The Below article appeared recently in the Wall Street Journal. When I first became a lawyer, my first job was as the Staff Attorney for the Standing Chapter 13 Trustee in the Trenton and Camden vicinages. At that time student loan debt was dischargeable provided that you had made seven years worth of payments on the student loan you were attempting to discharge. That changed in 1998, when Congress made student loans non-dischareable. I think it has come time for Congress to consider bringing back some ability for debtors to discharge student loans again, as it has increasingly become a major problem for both young adults that are graduating college with crushing amounts of student loan debt and also these students parents that are co-obligors on that debt. This article makes some of these same points:
Should the bankruptcy code be amended to make it easier for borrowers to seek forgiveness of student loan debt through a bankruptcy filing?
The explosive growth of student debt has become not only a mounting political issue, but its near-suffocating effect on millions of Americans also is causing considerable macroeconomic impacts.
The statistics are daunting: Total student debt now exceeds $1.2 trillion, up from only $240 billion just 12 years ago. During this period, the number of borrowers has increased more than 65% to nearly 40 million, with average student loans increasing nearly 50%. And as graduate school ranks increased during the most recent financial downturn, average student debt for these former students is now approaching $100,000.
There are many causes for these dramatic increases. Tuition is increasing at far greater than the rate of inflation, and enrollment at “for-profit” colleges, which are highly dependent on “risky” student loans, is exploding. It’s no wonder that the default rate on student loans is the highest of any debt category, approaching close to 20%.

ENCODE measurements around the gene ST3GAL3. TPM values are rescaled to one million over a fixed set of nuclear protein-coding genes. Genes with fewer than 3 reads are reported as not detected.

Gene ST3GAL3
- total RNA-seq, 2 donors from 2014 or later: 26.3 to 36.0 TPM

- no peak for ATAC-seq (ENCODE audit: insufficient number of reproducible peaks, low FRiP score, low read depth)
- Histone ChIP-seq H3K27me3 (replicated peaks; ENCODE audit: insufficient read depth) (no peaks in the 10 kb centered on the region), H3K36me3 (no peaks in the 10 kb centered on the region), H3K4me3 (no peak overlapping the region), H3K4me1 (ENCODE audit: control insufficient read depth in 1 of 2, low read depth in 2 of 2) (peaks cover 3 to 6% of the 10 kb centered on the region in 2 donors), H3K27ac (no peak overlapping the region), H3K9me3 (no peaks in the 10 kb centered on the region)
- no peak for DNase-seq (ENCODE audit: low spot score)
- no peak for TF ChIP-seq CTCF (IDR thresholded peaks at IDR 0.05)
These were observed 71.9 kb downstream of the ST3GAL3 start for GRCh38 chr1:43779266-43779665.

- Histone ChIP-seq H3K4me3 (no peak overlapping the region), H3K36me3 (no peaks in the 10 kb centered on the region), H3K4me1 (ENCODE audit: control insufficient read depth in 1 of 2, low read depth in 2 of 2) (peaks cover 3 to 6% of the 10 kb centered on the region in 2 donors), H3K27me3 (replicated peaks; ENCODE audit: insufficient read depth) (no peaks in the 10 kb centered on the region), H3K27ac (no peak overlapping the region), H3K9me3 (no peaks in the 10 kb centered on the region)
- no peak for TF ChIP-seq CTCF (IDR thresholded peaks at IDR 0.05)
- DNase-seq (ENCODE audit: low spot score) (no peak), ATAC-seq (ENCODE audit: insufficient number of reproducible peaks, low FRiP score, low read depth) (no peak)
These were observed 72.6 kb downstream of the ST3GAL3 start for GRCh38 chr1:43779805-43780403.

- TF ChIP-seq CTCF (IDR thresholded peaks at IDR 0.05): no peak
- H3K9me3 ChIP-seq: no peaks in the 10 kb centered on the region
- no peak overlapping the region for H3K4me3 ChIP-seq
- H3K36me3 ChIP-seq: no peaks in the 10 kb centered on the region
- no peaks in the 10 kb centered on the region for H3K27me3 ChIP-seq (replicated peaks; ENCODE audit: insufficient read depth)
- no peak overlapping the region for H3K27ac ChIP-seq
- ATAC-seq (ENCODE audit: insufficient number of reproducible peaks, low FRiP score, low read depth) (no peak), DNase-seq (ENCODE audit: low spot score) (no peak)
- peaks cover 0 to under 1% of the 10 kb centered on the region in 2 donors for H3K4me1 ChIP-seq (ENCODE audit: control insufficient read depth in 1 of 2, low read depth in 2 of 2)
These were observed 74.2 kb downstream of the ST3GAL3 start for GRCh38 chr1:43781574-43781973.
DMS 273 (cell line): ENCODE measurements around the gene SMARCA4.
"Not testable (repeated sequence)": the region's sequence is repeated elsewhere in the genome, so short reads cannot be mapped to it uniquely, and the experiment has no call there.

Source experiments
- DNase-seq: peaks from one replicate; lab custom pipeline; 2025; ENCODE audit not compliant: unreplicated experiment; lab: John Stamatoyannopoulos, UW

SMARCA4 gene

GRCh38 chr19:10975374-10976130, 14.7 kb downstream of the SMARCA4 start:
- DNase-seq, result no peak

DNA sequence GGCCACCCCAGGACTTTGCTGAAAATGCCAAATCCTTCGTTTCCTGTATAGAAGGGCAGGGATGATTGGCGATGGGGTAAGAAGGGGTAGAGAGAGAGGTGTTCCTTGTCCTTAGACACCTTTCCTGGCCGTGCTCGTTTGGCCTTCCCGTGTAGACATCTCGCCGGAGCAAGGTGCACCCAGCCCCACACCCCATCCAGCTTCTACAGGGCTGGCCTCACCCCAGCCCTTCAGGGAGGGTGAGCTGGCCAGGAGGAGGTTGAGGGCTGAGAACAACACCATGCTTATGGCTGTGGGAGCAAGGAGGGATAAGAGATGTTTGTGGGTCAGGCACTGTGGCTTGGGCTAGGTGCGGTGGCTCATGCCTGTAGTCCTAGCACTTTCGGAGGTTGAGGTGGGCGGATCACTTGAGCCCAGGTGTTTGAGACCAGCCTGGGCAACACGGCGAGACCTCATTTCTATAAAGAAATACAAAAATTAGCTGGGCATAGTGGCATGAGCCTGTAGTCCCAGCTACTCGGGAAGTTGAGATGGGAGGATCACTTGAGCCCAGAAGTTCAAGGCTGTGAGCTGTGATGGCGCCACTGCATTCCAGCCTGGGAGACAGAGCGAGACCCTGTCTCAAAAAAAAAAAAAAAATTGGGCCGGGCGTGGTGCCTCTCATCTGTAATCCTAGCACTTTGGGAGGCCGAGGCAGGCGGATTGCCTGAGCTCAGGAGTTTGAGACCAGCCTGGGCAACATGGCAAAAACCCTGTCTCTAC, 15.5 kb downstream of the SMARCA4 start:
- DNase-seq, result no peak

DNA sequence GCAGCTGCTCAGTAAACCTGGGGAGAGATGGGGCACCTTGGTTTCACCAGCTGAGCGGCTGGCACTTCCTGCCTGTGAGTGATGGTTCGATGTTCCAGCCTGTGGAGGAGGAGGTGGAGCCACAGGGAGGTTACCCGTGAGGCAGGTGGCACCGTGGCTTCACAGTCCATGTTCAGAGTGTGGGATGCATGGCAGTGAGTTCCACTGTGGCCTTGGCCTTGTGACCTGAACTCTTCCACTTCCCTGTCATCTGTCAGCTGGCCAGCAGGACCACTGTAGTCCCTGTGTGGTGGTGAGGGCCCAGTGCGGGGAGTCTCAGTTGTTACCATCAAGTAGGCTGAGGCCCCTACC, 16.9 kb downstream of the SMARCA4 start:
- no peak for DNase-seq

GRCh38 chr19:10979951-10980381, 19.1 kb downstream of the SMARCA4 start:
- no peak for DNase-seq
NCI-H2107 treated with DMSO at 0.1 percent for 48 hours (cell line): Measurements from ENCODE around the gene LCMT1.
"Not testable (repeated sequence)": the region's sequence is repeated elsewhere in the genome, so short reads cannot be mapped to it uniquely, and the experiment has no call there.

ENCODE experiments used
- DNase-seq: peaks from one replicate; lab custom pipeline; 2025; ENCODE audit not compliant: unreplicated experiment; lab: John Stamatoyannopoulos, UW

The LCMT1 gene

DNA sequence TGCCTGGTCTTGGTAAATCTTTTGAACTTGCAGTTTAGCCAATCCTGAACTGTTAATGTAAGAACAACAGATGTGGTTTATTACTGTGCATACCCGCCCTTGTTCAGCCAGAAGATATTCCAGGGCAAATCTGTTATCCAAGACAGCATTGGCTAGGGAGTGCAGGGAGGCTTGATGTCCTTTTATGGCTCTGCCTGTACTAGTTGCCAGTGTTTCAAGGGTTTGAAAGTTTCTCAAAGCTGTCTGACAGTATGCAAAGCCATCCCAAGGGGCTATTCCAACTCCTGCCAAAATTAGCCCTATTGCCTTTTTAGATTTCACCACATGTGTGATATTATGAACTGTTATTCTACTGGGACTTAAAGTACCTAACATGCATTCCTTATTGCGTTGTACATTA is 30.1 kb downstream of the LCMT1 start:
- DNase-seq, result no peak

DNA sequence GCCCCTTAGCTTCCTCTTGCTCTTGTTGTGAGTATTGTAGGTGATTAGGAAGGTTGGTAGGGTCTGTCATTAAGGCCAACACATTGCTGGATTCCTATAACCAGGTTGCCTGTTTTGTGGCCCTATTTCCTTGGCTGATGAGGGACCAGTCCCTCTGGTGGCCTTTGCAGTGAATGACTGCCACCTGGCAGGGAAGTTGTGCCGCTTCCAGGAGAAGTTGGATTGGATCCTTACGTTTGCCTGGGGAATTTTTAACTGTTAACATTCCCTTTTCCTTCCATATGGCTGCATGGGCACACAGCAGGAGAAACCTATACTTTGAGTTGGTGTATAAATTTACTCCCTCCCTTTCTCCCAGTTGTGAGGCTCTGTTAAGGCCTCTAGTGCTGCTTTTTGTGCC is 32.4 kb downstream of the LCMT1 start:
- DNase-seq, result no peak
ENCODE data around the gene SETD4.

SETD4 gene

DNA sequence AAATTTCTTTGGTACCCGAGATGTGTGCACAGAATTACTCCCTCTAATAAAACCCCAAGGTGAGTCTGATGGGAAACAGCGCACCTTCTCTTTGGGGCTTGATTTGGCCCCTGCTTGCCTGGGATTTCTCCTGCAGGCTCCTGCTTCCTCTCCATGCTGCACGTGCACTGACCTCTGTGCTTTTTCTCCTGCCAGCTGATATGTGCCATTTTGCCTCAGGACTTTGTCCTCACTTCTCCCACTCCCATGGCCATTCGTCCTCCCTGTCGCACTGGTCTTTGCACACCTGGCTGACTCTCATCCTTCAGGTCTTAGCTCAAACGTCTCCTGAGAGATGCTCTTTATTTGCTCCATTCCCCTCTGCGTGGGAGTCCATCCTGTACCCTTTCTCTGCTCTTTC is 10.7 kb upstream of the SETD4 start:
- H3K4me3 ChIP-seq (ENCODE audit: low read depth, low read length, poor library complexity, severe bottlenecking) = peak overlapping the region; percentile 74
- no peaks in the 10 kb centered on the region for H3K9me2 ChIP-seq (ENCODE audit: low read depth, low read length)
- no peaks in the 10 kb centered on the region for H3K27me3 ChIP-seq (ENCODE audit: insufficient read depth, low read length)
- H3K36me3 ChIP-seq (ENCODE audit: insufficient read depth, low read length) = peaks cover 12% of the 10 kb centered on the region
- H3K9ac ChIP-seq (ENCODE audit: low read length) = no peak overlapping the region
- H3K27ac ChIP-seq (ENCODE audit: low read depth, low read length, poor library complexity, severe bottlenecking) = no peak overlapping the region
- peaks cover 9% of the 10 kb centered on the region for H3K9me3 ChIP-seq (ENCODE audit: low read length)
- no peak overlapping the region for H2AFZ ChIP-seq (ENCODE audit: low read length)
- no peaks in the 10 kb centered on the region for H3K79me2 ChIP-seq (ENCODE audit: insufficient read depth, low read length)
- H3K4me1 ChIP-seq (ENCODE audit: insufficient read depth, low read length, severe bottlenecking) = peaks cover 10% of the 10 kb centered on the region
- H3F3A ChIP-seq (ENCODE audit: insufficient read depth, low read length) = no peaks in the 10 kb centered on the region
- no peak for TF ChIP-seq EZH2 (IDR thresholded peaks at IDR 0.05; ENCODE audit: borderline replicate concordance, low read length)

While a college education unquestionably enhances future earning power, the price of this economic mobility is dramatically affecting ultimate financial independence. Savings rates are at all-time lows, job choices are increasingly based on debt service and 75% of student borrowers have the deferred home purchases due to their debt load.
Although a number of discussions are occurring in Washington and elsewhere to help alleviate the burden of student debt, one option that remains off the table for these millions of borrowers is access to the bankruptcy courts. Of course, prior to 1976, student debt was fully dischargeable in bankruptcy. Relying on ill-founded concerns that a floodgate of bankruptcy filings would deplete federal lending, by 2005, student loans were for all intents and purposes not dischargeable in bankruptcy.
There are a number of reasons why the bankruptcy code should be changed to permit student loans to be discharged. First, the legislative rationale underlying the elimination of dischargeability is no longer persuasive. Second, permitting student-loan borrowers, like borrowers under any other loan, to have access to the bankruptcy courts can serve the long-standing federal policy of allowing debtors the breathing room necessary to restructure their affairs. The policy is no less persuasive with student debt, which has a much more devastating impact on less economically advantaged households—60% of the student debt is held by households with less than $8,500 in net worth. It’s inexcusable to deprive these consumers with the same access to the bankruptcy courts as other consumers.
Adding a minimum repayment period before eligibility for bankruptcy, which existed in previous iterations of the bankruptcy code, would help to prevent acts of fraud. More critically, as with any bankruptcy debtor, those whose collateral (the value of their education) exceeds the amount of their debt will not require wholesale access to the bankruptcy courts. Thus, bankruptcy should only be necessary for those who desperately need it to obtain relief from the unyielding cycle of student debt. This is precisely what the bankruptcy court was crafted to accomplish.
Rick Chesley is the co-chair of DLA Piper’s restructuring practice, focusing on bankruptcy transactions both in the United States and internationally. He is based in Chicago.